The Idea of a European Superstate: Public Justification and European Integration

By Glyn Morgan | Go to book overview
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PROPONENTS OF European integration often claim that European integration has ensured—and continues to ensure—that Europe remains peaceful. From this perspective, the European project finds its justification in Europe's own lamentable history of war and interstate conflict. If European integration can bring this history to an end, then the European project has all the justification it needs. Viewed more closely, however, this security-based argument for European integration (as it might be termed) tends to fall apart. Indeed, there are at least three problems with this line of argument.

The first problem with the security-based justification is that Europe is already stable and peaceful. Simply put, if Europe has been peaceful for the last fifty years or so, why is it now necessary for Europe to take the further step toward full political integration? Indeed, it might be argued—as some eurosceptics have done—that further political integration would only jeopardize important elements of the postwar international order, including NATO and the bipolar balance.1 There is a certain paradox here. The success of western Europe in avoiding war since 1945 makes it more, rather than less, difficult to invoke a security-based argument for European political integration. Perhaps the security-based justification would be more plausible if Russia were to develop imperial aspirations with respect to other European states. But this does not seem likely. Nor does this prospect seem to call for European political integration. Indeed, NATO probably remains the best means of dealing with Russia. There is no obvious reason why European political integration would provide the answer to a resurgent Russia.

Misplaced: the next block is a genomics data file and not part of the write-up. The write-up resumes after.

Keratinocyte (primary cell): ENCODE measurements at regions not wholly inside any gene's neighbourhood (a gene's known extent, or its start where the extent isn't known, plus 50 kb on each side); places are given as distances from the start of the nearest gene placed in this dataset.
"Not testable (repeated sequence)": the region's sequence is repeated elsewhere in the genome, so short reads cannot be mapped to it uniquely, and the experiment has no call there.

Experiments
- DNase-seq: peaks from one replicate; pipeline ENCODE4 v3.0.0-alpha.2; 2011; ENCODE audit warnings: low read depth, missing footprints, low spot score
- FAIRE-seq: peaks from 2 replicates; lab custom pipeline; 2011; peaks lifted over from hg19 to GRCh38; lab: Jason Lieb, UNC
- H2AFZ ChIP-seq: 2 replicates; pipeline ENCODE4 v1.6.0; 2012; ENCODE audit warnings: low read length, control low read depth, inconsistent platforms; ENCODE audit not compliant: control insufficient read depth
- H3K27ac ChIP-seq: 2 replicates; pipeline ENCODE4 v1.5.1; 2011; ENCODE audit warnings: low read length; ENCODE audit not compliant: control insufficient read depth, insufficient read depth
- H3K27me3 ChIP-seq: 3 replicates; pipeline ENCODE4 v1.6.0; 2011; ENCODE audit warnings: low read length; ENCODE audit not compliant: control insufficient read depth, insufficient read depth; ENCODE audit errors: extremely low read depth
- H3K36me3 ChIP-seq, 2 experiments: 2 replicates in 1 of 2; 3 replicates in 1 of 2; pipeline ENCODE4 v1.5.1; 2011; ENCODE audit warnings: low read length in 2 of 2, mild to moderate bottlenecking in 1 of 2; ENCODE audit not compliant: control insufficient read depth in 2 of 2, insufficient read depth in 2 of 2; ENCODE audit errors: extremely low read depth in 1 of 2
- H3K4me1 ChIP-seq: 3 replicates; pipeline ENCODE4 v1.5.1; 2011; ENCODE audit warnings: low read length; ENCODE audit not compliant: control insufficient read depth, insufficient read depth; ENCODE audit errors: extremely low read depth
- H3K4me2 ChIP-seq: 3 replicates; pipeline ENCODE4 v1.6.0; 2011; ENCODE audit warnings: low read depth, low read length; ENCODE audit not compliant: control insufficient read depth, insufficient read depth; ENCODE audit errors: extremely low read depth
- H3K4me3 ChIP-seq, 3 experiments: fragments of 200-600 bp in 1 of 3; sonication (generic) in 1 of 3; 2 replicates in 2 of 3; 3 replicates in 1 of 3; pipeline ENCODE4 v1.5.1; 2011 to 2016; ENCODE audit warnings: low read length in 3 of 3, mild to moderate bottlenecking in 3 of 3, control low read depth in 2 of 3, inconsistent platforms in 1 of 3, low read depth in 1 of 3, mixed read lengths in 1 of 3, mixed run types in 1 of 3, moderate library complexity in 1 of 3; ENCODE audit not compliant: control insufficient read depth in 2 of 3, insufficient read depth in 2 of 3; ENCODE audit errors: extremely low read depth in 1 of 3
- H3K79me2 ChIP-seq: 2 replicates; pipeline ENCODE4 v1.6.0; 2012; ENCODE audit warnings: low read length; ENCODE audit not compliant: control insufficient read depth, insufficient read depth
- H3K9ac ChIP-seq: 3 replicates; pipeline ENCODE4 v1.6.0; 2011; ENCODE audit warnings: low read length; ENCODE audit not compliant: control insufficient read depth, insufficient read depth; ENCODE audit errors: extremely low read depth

A second problem with any security-based argument for European integration is that it begs the question of why the value of security should weigh so heavily in the scales. A eurosceptic might allow that the project of European integration makes violent conflict within Europe somewhat less likely, but nonetheless contend that the preservation of national sovereignty outweighs whatever gains to security that political integration might yield. In order to meet this objection, the proponent of European integration needs to explain why security—and what form of security—matters.


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